Background: Long-term immunosuppressive therapy, as provided to solid organ
transplant recipients, inevitably results in a significant inhibition of immune defenses; this
leads to frequent skin infections and malignancies, which represent an important cause of
morbidity and mortality for transplanted patients. The incidence and risk of skin carcinomas
are elevated in solid organ transplant recipients in comparison with the general population,
with a 10-fold increased risk for basal cell carcinoma and a 50-100-fold for squamous cell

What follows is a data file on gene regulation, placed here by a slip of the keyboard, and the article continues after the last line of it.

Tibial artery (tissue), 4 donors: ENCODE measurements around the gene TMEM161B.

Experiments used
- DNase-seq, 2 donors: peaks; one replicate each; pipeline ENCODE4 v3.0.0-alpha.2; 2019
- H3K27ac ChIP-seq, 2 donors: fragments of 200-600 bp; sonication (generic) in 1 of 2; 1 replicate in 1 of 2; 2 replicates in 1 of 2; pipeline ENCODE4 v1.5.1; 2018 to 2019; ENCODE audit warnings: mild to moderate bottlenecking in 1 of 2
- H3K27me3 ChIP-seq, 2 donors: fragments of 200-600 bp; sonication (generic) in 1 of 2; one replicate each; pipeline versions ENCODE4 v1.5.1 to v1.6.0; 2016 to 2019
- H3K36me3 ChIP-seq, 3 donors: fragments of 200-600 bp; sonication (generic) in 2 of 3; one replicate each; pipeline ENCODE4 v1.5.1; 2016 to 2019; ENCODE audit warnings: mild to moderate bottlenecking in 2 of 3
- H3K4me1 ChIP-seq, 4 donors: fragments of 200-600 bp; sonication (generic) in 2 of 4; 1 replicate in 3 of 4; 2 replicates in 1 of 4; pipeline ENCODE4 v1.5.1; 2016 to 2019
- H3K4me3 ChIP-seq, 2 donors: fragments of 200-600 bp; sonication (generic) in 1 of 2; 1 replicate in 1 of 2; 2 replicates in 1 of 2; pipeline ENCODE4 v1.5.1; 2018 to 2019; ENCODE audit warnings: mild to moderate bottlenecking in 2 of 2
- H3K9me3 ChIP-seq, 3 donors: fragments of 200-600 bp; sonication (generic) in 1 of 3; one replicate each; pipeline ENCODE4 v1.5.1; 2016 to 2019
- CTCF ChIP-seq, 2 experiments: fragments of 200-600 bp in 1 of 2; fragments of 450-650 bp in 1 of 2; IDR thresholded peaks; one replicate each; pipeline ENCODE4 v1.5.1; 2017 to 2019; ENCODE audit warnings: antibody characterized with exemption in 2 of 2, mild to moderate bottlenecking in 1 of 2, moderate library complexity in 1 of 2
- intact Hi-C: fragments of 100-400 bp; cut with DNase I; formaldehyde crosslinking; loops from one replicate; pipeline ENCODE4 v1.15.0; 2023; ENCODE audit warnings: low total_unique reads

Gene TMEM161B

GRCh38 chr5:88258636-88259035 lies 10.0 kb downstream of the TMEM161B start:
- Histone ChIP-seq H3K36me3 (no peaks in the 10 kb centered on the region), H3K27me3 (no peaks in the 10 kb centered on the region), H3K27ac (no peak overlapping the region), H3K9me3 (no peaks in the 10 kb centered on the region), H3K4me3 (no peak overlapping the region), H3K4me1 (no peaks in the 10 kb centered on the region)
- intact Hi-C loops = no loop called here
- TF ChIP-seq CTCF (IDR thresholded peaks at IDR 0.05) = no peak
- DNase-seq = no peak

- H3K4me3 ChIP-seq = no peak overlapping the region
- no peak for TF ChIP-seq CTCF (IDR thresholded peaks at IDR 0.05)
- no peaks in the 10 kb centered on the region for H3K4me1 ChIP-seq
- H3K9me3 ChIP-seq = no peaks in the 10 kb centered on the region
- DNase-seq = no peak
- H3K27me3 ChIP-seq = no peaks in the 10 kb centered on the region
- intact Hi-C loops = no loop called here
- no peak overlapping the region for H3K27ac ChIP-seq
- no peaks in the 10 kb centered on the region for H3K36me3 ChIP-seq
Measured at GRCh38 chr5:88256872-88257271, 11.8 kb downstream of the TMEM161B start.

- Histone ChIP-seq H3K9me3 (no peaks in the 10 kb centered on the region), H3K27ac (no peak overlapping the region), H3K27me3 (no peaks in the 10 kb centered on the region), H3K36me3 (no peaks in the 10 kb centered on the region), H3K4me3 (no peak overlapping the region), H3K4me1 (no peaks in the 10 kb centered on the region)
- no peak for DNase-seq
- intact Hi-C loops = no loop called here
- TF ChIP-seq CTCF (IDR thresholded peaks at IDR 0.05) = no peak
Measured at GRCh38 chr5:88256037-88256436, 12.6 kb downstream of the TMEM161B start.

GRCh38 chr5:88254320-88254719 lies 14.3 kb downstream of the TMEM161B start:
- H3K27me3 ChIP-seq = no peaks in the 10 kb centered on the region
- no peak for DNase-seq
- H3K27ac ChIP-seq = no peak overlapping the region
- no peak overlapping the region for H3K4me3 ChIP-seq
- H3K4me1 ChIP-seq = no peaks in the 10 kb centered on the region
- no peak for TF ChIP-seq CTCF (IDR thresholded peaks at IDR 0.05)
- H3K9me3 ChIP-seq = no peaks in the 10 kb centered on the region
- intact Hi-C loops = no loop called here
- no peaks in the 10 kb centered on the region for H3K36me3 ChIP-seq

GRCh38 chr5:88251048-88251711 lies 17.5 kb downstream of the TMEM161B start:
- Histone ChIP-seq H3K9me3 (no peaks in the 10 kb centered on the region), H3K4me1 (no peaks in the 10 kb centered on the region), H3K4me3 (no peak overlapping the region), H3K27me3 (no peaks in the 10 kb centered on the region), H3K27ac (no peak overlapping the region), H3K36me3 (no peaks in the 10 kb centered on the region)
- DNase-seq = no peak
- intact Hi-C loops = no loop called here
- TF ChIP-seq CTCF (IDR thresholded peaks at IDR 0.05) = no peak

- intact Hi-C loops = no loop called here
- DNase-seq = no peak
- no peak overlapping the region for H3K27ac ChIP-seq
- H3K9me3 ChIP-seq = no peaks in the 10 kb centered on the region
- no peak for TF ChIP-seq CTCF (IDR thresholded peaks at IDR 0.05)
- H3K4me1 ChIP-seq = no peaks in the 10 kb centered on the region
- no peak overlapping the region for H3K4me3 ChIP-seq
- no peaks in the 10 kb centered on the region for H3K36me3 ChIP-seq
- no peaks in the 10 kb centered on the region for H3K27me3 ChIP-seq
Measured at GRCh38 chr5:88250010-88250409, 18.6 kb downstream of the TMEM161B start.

carcinoma. The schedule of immunosuppressive drugs influences the type and timing of skin
malignancies, but a crucial role is also played by endogenous and exogenous risk factors.
Methods & Results: Here, we will review the state-of-the-art in chemoprevention of epidermal
carcinomas in order to provide useful information for clinicians involved in the management
of transplant recipients. One-hundred and forteen paper, published on peerreviewed
journals, has been included.
Conclusion: Chemoprevention would be key in controlling skin carcinogenesis in high-risk